Since the prototype exists only in the virtual reality, it is less expensive to produce than a real car and easier to modify if the inspection finds any flaws.

Besides, with Ford being a global company, virtual reality can become a “meeting room” for engineers from any part of the world.

No need to travel to inspect a new car model – just put on a VR headset wherever you are!

Safety training

Using VR applications for training is a great application of virtual reality in manufacturing. VR training is being used in many industries, but manufacturing especially benefits from virtual reality development.

Training for a highly hazardous job has rather steep requirements as to the safety of the trainees.

Such training is often hard to organize, as, on the one hand, the trainees have no practical skills, which make them more exposed to danger.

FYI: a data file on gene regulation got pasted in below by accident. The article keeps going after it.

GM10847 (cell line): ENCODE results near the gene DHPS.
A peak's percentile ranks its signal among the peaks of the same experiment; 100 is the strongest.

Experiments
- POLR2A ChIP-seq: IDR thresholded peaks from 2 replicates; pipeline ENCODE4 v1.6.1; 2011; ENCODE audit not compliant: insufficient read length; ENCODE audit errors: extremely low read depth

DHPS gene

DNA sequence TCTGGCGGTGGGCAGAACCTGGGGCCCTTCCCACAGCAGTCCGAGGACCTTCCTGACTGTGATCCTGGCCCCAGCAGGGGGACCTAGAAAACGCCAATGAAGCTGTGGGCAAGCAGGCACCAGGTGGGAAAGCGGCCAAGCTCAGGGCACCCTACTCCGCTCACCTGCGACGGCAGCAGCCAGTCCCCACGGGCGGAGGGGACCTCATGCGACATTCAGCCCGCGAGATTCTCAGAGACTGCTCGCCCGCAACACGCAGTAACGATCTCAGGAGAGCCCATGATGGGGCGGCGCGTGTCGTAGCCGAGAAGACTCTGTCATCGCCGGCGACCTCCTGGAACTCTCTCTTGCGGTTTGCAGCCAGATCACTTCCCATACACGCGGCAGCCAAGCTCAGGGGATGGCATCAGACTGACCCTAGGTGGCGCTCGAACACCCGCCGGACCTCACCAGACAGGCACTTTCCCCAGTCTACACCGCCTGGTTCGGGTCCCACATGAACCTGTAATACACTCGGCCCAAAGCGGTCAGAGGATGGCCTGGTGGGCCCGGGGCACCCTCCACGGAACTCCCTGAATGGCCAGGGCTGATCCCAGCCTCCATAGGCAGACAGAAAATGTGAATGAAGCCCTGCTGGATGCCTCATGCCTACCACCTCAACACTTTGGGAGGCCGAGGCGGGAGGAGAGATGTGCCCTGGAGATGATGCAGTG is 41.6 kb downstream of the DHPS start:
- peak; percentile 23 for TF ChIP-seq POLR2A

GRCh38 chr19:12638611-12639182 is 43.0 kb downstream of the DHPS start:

On the other hand, the use of simulators has limited possibilities and ultimately can hardly give the feel of the actual work.

In this case, virtual reality again proves its outstanding ability to place the trainees in a realistic environment while reducing the risk of injury to zero.

Gabler Engineering, a German producer of various equipment, uses virtual reality in many areas of its operation. Particularly, the company extensively introduces VR training for operators of the machines that Gabler produces.

Among the benefits of virtual reality for training, Gabler mentions reproducible actions allowing for training the skill until the trainee is confident of their proficiency.

use of VR in mufacturing

Besides, the company uses VR to test the ergonomics of the equipment they design. By operating a machine in VR, an engineer can tell whether it is safe and convenient to use.

Gabler estimated that virtual reality development helped them to achieve a 15% reduction of the machine development time.

Of course, there is a certain cost reduction, as well, as the company uses VR to hold virtual meetings.

General Electric also leverages the benefits of VR in training its employees.

The company estimated that training that usually takes a week and involves six people to assist the trainee.  In virtual reality, it can be completed in 20 minutes. In addition, there is no need to assign additional personnel to the VR training, as no risk is involved.